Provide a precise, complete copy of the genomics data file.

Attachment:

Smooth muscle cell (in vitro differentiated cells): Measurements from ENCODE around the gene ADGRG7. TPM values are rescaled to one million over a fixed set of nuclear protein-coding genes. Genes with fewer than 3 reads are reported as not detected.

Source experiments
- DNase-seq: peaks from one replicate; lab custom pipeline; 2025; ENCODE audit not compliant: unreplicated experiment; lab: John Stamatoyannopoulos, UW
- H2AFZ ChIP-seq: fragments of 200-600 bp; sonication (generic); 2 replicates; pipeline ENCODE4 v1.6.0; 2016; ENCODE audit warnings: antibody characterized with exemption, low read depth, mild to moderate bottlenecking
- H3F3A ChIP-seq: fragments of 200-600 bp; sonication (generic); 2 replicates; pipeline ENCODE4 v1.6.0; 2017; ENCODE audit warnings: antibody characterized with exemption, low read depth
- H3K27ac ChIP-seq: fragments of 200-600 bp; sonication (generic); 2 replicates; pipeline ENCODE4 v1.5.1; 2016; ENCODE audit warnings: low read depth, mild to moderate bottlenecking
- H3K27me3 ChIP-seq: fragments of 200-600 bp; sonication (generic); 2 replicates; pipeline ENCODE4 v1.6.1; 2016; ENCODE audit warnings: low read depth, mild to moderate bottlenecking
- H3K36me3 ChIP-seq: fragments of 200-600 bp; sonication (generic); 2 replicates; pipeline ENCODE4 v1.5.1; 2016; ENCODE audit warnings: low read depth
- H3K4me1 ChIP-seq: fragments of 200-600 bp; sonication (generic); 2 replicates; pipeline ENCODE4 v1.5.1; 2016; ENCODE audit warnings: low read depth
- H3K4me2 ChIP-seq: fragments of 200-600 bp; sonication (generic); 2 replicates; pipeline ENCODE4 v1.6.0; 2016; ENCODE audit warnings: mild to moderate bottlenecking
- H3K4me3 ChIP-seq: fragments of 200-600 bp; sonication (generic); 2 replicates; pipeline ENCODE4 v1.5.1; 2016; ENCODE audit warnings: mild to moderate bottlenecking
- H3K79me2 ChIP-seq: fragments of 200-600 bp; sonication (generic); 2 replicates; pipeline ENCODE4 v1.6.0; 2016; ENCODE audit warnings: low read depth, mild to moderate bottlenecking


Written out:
Smooth muscle cell (in vitro differentiated cells): Measurements from ENCODE around the gene ADGRG7. TPM values are rescaled to one million over a fixed set of nuclear protein-coding genes. Genes with fewer than 3 reads are reported as not detected.

Source experiments
- DNase-seq: peaks from one replicate; lab custom pipeline; 2025; ENCODE audit not compliant: unreplicated experiment; lab: John Stamatoyannopoulos, UW
- H2AFZ ChIP-seq: fragments of 200-600 bp; sonication (generic); 2 replicates; pipeline ENCODE4 v1.6.0; 2016; ENCODE audit warnings: antibody characterized with exemption, low read depth, mild to moderate bottlenecking
- H3F3A ChIP-seq: fragments of 200-600 bp; sonication (generic); 2 replicates; pipeline ENCODE4 v1.6.0; 2017; ENCODE audit warnings: antibody characterized with exemption, low read depth
- H3K27ac ChIP-seq: fragments of 200-600 bp; sonication (generic); 2 replicates; pipeline ENCODE4 v1.5.1; 2016; ENCODE audit warnings: low read depth, mild to moderate bottlenecking
- H3K27me3 ChIP-seq: fragments of 200-600 bp; sonication (generic); 2 replicates; pipeline ENCODE4 v1.6.1; 2016; ENCODE audit warnings: low read depth, mild to moderate bottlenecking
- H3K36me3 ChIP-seq: fragments of 200-600 bp; sonication (generic); 2 replicates; pipeline ENCODE4 v1.5.1; 2016; ENCODE audit warnings: low read depth
- H3K4me1 ChIP-seq: fragments of 200-600 bp; sonication (generic); 2 replicates; pipeline ENCODE4 v1.5.1; 2016; ENCODE audit warnings: low read depth
- H3K4me2 ChIP-seq: fragments of 200-600 bp; sonication (generic); 2 replicates; pipeline ENCODE4 v1.6.0; 2016; ENCODE audit warnings: mild to moderate bottlenecking
- H3K4me3 ChIP-seq: fragments of 200-600 bp; sonication (generic); 2 replicates; pipeline ENCODE4 v1.5.1; 2016; ENCODE audit warnings: mild to moderate bottlenecking
- H3K79me2 ChIP-seq: fragments of 200-600 bp; sonication (generic); 2 replicates; pipeline ENCODE4 v1.6.0; 2016; ENCODE audit warnings: low read depth, mild to moderate bottlenecking